This is fun

The weather was too hot for solar panels on Tuesday as soaring temperatures reduced their efficiency.

So, the cells they put in deserts, how are they made differently then?

12 thoughts on “This is fun”

  1. They usually just put up with the inefficiency. It’s why proposals to cover deserts in panels rarely go ahead. Panels put in deserts do need different design, but that’s usually about durability.

  2. Marginal costs and all that Tim. Once the PV panel has been paid for the electricity generated costs almost nothing, whether it’s 1 kW or 2 kW. That’s why one idea is to develop dirt cheap PV panels that are printed onto rolls like newsprint. Their efficiency is crap, maybe a few %, but the idea is that they will cost just pennies per square metre so you can put them all over any unused surface at little capex so the inefficiency is swamped by the vast area covered.

  3. When it’s really hot, it’s also generally really sunny so the output is still very high even if the efficiency drops off. Something like 10% less efficiency for every 5°C rise in temperature above 25°C. So if the panel is 22% efficient at 25°C, it’ll be 16% efficient at 40°C, but if there’s 40% more solar irradiation reaching it then it will still put out more electricity.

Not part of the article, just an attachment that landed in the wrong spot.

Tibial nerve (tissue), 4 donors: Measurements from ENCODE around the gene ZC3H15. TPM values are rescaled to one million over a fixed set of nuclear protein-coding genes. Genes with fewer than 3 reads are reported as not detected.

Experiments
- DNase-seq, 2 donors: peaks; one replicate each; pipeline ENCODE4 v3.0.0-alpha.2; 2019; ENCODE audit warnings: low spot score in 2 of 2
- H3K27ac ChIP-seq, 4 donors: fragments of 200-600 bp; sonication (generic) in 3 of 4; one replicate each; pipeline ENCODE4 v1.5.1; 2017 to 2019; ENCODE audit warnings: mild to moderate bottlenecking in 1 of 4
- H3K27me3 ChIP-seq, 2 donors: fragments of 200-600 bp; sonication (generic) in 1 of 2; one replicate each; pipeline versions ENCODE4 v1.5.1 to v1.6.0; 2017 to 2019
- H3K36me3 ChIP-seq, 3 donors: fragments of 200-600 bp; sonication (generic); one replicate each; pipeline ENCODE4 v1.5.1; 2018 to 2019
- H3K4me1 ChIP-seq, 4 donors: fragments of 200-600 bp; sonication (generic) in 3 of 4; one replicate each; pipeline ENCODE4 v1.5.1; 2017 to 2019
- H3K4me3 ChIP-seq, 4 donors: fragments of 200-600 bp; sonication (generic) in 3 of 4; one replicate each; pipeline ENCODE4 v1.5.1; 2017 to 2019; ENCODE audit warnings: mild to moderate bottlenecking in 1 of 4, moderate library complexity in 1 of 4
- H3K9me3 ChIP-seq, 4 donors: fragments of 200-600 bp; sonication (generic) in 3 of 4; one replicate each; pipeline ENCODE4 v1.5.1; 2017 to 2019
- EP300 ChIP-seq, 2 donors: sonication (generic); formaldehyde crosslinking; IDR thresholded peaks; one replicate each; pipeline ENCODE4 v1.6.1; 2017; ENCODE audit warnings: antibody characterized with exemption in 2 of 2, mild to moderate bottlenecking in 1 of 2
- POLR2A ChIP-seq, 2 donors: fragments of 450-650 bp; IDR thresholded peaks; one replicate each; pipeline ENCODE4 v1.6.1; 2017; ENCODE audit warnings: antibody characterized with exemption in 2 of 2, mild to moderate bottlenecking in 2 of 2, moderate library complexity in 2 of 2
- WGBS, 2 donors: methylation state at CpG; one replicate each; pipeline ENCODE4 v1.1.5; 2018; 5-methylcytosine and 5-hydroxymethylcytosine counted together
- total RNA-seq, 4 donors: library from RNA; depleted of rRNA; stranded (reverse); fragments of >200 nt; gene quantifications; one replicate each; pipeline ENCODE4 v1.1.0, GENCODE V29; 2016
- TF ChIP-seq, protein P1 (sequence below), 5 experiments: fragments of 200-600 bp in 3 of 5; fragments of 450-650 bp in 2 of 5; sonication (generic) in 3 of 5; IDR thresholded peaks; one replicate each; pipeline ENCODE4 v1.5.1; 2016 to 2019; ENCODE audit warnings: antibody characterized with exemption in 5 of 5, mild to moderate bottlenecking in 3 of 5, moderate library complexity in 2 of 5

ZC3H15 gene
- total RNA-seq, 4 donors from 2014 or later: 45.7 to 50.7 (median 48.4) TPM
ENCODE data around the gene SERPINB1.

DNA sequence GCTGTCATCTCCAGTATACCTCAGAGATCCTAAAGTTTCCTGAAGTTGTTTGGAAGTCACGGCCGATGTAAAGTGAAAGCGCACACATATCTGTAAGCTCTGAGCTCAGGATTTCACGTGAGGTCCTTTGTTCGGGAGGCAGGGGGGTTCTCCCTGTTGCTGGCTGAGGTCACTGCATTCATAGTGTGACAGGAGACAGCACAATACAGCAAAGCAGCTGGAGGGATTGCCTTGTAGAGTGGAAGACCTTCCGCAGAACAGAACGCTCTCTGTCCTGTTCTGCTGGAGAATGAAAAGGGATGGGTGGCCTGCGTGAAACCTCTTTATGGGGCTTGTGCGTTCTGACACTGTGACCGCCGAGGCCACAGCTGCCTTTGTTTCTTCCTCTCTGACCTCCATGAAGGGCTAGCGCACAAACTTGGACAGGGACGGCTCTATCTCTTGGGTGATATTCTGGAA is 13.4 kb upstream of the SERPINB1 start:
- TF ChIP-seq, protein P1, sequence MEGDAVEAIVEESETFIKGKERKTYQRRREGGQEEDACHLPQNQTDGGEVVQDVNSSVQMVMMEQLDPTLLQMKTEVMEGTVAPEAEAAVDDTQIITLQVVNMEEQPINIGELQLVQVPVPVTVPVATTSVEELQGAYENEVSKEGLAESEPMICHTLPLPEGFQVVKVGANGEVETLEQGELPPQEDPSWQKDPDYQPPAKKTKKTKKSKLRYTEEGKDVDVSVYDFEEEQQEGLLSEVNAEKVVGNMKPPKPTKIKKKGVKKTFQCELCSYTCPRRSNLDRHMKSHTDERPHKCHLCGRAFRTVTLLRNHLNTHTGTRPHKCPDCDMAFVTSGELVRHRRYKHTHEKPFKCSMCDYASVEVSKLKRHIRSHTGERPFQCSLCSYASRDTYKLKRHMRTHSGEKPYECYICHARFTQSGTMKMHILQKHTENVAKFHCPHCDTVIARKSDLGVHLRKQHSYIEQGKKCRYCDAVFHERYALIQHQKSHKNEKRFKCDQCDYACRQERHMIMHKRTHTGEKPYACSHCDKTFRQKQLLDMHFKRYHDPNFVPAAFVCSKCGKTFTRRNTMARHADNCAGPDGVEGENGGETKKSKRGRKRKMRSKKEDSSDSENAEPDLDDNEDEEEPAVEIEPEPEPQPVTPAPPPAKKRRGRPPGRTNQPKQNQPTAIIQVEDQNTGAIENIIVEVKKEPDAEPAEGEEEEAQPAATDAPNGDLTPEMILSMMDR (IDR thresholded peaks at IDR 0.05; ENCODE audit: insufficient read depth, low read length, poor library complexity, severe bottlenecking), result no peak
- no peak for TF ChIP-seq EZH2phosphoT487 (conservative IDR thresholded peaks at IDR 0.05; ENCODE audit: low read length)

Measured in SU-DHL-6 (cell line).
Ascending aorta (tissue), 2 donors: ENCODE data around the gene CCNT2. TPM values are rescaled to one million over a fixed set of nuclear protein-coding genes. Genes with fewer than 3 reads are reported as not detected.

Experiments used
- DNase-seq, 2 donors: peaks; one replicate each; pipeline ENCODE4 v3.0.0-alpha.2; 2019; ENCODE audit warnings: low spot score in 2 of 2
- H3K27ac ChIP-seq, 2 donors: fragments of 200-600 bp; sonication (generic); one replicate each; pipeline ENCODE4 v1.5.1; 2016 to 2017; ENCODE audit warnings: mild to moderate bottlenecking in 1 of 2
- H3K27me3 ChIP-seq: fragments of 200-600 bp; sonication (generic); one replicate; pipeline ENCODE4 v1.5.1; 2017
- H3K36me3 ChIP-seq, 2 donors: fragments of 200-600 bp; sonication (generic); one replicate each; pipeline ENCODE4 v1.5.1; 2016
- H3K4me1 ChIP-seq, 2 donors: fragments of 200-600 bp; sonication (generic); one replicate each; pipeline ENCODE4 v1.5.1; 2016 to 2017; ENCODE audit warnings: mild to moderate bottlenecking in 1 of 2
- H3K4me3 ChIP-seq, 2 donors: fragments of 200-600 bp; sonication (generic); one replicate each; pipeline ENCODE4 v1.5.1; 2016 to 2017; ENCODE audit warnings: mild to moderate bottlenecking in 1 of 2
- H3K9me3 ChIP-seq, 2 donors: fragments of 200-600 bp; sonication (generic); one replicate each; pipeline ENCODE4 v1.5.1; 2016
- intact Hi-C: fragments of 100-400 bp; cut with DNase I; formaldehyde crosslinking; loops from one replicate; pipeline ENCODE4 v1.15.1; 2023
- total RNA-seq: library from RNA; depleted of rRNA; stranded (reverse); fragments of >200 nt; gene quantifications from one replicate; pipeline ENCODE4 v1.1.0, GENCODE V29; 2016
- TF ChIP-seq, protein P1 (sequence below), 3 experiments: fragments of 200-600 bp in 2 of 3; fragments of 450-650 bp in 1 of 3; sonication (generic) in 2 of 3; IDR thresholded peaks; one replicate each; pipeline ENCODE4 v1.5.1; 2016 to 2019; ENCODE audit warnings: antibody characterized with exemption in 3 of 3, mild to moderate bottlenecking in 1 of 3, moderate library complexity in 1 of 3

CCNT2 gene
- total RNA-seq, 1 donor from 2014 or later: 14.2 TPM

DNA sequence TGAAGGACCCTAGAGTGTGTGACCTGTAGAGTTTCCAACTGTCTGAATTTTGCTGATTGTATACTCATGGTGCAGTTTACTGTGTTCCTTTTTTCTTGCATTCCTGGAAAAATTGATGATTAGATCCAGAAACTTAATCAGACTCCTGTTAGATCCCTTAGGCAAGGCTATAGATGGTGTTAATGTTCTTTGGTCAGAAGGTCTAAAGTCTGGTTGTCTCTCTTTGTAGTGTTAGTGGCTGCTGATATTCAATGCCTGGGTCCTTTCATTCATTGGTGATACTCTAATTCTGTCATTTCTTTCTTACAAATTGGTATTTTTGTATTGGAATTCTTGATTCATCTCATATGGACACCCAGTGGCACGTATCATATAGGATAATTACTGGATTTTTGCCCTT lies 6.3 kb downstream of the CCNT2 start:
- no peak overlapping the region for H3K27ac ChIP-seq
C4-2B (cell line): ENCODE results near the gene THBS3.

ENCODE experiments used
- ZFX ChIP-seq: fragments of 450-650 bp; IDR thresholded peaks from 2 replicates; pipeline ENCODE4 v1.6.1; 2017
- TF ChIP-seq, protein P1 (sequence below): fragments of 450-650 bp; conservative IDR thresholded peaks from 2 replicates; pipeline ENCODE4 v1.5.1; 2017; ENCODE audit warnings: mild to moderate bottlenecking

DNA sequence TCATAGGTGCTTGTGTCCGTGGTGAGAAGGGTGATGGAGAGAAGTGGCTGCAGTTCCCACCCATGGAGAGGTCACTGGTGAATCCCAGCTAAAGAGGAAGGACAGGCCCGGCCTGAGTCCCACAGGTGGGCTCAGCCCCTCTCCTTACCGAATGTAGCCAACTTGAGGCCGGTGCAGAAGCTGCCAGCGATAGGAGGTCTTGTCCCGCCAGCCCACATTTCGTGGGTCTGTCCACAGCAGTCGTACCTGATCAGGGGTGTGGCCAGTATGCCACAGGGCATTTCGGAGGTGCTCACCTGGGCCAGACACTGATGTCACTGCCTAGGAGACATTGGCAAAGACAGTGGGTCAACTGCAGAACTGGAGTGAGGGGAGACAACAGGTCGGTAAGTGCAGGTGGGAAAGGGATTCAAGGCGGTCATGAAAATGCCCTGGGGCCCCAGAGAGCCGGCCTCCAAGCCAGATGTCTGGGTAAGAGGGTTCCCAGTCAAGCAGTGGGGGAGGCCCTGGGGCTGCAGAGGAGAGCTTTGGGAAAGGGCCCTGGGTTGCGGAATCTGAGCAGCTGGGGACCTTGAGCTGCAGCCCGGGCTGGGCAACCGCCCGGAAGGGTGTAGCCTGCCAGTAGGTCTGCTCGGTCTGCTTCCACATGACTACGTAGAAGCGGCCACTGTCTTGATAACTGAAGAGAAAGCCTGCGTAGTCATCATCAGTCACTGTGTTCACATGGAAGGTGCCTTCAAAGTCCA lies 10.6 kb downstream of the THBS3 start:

Combined heat and power systems exist but are constrained by only producing low-level heat or running the PV panel hotter than optimal. Also much more expensive, so only in contention if expecting extreme heat and there’s somewhere to dump said heat, or space to mount them is a constraint.

  4. Desert solar farms of a size able to produce significant amounts of energy will generate large quantities of extra heat, due to their increased albedo over the natural terrain. This isn’t some convoluted modelled method of CO2 forcings on water vapour at certain altitudes and latitudes, it’s straight up extra solar heating of the planet. There will be consequences.

  5. Well, says Liz Truss, couldn’t we just paint them white? Or Penny Mordaunt: I assume that both are a bit thick.

  6. The problem would be as heat increases, the conductivity of the wiring and efficiency of inverters decreases.

  7. The Antelope Valley in the desert north of Los Angeles is rapidly being covered in solar panels. The Google Earth pictures are several years old and show only half of what is out there. Areas that are too hilly for solar panels get wind generators. The albedo of this area is certainly getting much lower. I wonder if it is showing up in the local temperature data?

  8. Isn’t Green Energy wonderful:

    – Windmills don’t work when it’s calm, “too windy” – does too hot effect ???

    – Solar Panels don’t work when it’s dark, raining, snowing “too sunny”

    Never heard of coal, gas, oil nuclear not working when cold, hot, wet, windy

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